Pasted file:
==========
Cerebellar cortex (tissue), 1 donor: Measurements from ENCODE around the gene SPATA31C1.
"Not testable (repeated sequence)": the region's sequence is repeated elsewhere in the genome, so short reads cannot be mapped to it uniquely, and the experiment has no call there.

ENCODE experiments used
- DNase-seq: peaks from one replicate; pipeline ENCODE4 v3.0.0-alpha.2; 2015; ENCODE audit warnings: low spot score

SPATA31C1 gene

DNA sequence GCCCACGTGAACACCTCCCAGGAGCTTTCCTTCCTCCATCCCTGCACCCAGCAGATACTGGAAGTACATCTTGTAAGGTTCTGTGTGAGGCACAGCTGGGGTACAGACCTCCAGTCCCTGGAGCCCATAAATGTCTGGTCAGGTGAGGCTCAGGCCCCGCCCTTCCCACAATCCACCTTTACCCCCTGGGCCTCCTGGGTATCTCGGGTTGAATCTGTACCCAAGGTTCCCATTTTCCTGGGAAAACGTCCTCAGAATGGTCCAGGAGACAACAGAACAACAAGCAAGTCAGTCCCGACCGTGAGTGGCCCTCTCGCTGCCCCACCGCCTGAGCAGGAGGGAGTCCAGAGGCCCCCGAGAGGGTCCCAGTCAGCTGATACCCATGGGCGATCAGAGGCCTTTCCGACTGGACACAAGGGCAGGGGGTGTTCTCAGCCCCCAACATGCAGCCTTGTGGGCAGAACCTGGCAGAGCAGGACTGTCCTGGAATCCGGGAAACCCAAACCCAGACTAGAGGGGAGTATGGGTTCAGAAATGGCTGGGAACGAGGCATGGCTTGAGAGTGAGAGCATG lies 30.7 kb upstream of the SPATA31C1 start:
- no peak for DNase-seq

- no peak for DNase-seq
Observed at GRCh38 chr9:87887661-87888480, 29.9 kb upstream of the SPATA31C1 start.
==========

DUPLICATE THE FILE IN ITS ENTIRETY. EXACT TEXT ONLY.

Cerebellar cortex (tissue), 1 donor: Measurements from ENCODE around the gene SPATA31C1.
"Not testable (repeated sequence)": the region's sequence is repeated elsewhere in the genome, so short reads cannot be mapped to it uniquely, and the experiment has no call there.

ENCODE experiments used
- DNase-seq: peaks from one replicate; pipeline ENCODE4 v3.0.0-alpha.2; 2015; ENCODE audit warnings: low spot score

SPATA31C1 gene

DNA sequence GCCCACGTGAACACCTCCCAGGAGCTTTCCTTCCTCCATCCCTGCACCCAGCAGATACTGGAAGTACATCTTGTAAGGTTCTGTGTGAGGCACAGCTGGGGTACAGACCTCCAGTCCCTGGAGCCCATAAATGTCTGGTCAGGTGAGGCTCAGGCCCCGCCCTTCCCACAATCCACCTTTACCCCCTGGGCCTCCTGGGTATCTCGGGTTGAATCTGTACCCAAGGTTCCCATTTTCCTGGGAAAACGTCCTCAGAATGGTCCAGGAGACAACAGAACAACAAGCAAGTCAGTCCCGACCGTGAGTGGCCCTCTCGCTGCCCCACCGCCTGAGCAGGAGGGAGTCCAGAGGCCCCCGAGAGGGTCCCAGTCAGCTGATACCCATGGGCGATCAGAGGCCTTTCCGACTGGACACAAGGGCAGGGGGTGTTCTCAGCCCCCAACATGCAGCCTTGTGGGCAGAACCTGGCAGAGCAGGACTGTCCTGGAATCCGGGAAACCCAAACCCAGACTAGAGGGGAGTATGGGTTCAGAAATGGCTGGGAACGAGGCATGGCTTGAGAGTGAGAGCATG lies 30.7 kb upstream of the SPATA31C1 start:
- no peak for DNase-seq

- no peak for DNase-seq
Observed at GRCh38 chr9:87887661-87888480, 29.9 kb upstream of the SPATA31C1 start.